The effects of small bilge keels fitted at the corners of a rectangular cylinder are investigated experimentally and computationally. The freely-floating cylinder is subjected to incident beam waves. Since fluid viscosity plays a major role in the sway and roll motion of the cylinder, a rational prediction of the response of the cylinder requires the solution of the Navier-Stokes equations with additional complexities coming from free-surface effects and free body motion. The fully nonlinear solution is accomplished by using the Free-Surface Random-Vortex Method (k%ung & Vaidhyanathan, 1994), with recent extensions to include the effects of free-body motion (Yeung & Liao, 1999). Frequencydomain response in waves is obtained by simulating this 3DOF system in the time domain over a range of frequency. Comparison with experiments is seen to be rather satisfactory. Both experiments and time-domMn solutions indicate a strong drift velocity, which is relatively insensitive to the presence or size of the keels, but dependent on the wave frequency. As expected, the keels are found to be effective in reducing the resonant modes of motion, heave and roll, near their respective resonant response peaks.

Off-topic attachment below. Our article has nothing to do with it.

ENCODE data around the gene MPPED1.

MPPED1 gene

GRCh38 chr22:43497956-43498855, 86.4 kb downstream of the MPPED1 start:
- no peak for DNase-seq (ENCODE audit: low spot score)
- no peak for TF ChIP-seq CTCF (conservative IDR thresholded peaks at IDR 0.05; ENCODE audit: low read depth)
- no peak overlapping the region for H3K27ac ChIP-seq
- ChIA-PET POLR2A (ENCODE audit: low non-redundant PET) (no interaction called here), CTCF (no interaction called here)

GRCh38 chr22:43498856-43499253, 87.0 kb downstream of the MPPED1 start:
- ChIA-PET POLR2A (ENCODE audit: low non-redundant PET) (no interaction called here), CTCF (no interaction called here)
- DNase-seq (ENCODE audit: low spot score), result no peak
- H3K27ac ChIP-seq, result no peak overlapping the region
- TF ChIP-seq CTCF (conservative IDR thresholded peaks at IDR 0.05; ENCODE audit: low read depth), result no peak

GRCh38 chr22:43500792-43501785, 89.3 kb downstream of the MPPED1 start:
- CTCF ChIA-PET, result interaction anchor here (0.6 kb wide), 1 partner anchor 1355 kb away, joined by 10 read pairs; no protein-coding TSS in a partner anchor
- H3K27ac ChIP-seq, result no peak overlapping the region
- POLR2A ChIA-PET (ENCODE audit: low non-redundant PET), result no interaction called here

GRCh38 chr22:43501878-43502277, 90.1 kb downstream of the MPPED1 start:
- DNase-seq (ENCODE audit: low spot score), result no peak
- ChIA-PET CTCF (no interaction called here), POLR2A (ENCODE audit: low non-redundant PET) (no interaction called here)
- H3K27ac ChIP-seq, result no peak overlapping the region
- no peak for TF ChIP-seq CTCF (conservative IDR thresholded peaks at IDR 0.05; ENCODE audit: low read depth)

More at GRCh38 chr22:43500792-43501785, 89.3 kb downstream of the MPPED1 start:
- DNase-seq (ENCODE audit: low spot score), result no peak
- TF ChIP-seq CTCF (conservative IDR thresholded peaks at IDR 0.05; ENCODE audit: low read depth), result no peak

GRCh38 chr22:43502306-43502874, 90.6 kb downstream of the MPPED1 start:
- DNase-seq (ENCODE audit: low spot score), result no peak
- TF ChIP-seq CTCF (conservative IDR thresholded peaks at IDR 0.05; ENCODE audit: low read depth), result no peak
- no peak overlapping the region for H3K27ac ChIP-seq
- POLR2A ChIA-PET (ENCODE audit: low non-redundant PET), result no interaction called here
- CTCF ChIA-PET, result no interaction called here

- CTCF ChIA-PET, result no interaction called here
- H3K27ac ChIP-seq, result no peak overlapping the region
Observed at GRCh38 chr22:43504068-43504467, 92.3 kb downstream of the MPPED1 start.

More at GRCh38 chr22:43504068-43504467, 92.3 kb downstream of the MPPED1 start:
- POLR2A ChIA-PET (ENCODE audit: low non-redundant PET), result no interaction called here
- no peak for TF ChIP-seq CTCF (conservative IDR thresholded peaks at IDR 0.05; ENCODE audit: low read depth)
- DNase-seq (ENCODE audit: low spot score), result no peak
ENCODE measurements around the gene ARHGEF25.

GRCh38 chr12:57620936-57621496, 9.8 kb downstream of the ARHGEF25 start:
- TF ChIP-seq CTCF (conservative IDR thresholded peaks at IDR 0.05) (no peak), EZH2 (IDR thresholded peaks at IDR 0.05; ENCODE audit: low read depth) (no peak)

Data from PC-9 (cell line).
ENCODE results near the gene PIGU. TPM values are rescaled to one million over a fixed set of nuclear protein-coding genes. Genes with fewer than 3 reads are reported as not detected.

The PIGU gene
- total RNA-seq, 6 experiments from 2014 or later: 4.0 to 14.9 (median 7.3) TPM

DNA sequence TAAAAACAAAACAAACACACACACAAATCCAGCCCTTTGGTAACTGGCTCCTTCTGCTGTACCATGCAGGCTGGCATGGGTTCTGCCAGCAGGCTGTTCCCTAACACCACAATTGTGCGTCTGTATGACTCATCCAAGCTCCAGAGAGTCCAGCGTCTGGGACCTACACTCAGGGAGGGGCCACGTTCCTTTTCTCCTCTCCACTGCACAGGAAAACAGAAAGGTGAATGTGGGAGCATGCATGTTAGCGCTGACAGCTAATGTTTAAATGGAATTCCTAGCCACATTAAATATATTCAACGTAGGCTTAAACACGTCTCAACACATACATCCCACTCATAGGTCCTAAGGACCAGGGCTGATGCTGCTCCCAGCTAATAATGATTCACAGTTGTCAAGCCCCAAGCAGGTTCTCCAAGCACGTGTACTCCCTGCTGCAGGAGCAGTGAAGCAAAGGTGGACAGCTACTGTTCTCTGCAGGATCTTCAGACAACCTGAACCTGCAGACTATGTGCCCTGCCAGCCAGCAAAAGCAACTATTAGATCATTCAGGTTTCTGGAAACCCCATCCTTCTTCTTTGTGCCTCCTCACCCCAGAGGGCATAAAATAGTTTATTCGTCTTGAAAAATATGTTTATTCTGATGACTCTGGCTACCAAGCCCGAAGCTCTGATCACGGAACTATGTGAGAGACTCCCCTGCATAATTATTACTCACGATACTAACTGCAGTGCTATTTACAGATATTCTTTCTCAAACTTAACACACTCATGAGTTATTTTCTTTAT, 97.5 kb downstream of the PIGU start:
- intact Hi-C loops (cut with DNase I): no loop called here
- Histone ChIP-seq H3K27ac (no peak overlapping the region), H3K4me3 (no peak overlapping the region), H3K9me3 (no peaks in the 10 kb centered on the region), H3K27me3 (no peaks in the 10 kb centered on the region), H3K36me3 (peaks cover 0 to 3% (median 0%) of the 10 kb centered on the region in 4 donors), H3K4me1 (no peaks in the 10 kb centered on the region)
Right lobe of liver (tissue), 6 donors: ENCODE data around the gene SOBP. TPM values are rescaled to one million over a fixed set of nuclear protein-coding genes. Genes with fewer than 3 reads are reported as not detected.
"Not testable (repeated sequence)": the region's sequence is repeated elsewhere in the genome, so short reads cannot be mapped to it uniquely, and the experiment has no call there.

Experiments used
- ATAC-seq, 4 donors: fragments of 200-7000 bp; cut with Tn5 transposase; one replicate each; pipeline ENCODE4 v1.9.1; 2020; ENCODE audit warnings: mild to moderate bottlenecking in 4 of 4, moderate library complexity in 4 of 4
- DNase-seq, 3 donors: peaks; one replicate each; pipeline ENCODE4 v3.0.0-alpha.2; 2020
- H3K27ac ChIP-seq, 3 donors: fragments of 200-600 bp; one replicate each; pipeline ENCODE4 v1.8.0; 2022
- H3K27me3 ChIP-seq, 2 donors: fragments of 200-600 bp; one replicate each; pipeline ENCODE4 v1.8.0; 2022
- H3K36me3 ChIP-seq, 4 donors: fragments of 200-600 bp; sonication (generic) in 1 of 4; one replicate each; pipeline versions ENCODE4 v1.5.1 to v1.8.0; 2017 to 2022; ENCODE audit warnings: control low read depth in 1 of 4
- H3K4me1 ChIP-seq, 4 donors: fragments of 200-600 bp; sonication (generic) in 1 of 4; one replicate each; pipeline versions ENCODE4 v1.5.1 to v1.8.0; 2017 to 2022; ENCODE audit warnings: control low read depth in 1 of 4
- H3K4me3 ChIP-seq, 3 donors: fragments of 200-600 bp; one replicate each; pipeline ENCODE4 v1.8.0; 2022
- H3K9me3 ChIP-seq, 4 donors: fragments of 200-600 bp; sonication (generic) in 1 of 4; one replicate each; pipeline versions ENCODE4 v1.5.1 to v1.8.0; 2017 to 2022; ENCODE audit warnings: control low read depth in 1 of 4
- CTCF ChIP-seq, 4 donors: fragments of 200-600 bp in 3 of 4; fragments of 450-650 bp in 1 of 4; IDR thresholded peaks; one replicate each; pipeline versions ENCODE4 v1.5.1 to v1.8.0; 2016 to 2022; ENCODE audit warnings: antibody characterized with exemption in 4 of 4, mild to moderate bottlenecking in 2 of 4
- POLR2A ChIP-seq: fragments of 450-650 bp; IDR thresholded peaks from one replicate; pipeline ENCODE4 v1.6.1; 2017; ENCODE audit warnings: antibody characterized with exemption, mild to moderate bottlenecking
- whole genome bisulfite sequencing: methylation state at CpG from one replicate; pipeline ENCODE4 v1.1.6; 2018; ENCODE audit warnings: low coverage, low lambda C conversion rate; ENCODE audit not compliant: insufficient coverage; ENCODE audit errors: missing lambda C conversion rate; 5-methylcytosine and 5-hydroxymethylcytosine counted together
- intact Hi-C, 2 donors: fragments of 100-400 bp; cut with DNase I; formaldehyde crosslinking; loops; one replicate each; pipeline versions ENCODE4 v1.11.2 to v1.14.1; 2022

Time-domain solutions are desirable when large-amplitude motion of bodies is of concern. For motion such as roll and sway, influenced substantially by viscous effects, timedomain fornmlation is the only logical approach. Within the context of potential-flow theory, Maskell & Ursell (1970) were one of the first workers to examine the time-dependent problem. Since then, various inviscid models have been developed and presented in Chapman (1979), Yeung (1982), Newman (1985), and more recently, Celebi & Beck (1997) and Bingham et al.(1994) for freely floating bodies, either in the transient state or subjected to some excitation.

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